Human beings have long dreamt about a world where devices speak to each other autonomously, cars drive themselves, people attend meetings virtually and 3D printing is commonplace. Thanks to the power of the cloud and decreasing technology costs these ideas are already becoming a reality. Smartphones, smartwatches, and connected health and exercise devices are becoming part of our everyday lives, promising to help businesses easily engage with clients and partners, access vast amounts of data on the go and reduce their need for travel.
However, reports of numerous high-profile data breaches have raised the alarm about how hackers could access electricity meters, medical devices, cars, industrial machinery and even prison cell doors. Organisations, small and large, face unprecedented levels of cyber-attack, all seemingly targeting their’ most valued asset, their corporate data. With data security breaches being a matter of not “if” but “when”, how can businesses prevent the Internet of Things (IoT) turning from dreams come true into nightmares?
Organisations should assume that prevention and threat detection tools can only go so far, and should be used as part of a layered approach to data security that can defend data once criminals get into the network.
The vulnerability of PLCs
At the heart of the IoT, is the idea of having as many devices as possible connected to a network where they store, share and analyse data in an automated way. Among the tools that will enable that are Programing Logic Controllers (PLCs), small computers which can be programmed to control a wide variety of things including assembly lines, security cameras, temperature controls and doors.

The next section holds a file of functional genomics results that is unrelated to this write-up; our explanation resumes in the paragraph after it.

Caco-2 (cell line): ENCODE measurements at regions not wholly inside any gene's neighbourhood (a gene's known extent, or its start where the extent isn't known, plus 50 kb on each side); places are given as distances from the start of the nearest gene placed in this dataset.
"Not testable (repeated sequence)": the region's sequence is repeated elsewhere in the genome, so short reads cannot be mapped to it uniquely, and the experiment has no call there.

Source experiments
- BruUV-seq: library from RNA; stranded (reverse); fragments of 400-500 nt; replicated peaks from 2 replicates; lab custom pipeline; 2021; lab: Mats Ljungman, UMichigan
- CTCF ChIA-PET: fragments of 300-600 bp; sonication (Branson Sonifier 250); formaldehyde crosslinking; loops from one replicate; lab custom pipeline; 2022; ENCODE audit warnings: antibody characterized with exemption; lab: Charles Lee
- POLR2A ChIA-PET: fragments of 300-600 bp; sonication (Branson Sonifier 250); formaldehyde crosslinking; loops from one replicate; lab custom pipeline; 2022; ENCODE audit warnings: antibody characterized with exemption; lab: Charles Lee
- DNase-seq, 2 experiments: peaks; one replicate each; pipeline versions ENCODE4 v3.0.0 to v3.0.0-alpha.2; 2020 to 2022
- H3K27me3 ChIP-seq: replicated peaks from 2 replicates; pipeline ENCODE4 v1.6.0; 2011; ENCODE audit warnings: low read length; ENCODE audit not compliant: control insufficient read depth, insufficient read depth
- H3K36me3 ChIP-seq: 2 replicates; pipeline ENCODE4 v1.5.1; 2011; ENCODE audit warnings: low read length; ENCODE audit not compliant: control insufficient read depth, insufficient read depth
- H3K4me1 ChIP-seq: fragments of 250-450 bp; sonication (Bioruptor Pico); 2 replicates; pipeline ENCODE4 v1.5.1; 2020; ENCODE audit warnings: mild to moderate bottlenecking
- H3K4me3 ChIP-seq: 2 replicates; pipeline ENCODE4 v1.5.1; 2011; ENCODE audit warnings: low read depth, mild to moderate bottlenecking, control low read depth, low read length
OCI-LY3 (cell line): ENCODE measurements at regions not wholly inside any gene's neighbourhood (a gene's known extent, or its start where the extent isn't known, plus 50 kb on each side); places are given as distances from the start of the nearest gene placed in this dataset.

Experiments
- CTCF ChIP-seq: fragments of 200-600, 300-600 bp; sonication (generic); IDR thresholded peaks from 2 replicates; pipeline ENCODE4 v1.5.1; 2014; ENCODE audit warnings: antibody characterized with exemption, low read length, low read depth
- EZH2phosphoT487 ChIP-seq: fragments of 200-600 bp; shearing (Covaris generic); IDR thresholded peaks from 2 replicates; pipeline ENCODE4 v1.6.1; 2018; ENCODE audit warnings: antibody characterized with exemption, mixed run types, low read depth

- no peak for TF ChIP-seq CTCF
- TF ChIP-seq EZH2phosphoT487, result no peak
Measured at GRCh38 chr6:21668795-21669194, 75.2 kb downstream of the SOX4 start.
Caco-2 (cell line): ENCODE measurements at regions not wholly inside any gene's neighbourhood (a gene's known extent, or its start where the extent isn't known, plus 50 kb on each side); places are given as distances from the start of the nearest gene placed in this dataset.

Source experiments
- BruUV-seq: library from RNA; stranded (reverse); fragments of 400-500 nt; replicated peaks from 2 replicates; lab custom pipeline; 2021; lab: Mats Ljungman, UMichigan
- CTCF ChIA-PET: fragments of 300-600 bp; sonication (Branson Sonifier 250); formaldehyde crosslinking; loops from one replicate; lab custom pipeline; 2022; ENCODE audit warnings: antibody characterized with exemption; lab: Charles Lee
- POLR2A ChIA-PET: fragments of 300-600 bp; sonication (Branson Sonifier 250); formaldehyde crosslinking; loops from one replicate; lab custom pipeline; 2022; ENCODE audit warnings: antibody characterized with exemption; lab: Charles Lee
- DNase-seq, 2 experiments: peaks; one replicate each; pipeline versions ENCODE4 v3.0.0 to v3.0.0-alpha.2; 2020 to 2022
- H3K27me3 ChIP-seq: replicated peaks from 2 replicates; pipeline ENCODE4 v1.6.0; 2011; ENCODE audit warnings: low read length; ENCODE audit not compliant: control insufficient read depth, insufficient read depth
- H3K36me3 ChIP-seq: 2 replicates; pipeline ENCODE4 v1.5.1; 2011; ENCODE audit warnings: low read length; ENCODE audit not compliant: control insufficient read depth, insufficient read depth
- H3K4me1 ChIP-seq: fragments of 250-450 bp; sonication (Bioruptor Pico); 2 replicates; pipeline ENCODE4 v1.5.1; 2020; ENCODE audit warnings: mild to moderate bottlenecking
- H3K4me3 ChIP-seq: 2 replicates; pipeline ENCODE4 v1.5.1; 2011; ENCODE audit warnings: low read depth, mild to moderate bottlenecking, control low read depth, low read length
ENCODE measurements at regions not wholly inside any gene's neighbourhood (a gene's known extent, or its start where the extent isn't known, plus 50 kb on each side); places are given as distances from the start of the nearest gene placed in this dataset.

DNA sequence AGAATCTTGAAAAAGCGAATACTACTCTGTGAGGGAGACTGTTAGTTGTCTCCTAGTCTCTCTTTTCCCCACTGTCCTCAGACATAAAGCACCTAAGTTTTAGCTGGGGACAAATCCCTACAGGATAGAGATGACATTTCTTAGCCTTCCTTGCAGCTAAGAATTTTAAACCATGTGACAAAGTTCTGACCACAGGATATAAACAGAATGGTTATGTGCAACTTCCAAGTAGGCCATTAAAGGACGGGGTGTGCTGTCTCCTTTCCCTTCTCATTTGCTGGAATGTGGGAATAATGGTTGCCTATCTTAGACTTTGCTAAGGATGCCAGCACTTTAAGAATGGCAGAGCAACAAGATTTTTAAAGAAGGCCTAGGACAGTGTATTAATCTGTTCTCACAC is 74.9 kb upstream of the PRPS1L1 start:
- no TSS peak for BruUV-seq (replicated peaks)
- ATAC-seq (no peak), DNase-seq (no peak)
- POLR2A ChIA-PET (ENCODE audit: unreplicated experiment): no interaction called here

Although PLCs are widely used, organisations have only recently become aware of their vulnerability. This is in large part due to the Stuxnet breach, one of the first attacks designed to target PLCs with the goal of compromising nuclear centrifuges. Similarly, research into the susceptibility of keyless correctional facilities revealed that prison cells can be opened by compromising PLCs. This can be achieved by signing malware with a stolen certificate authority key, the name given to data files that contain identity credentials to help websites, people, and devices represent their authentic online identity. Masquerading as a trusted key, over time this code works its way to the PLC system and wreaks havoc.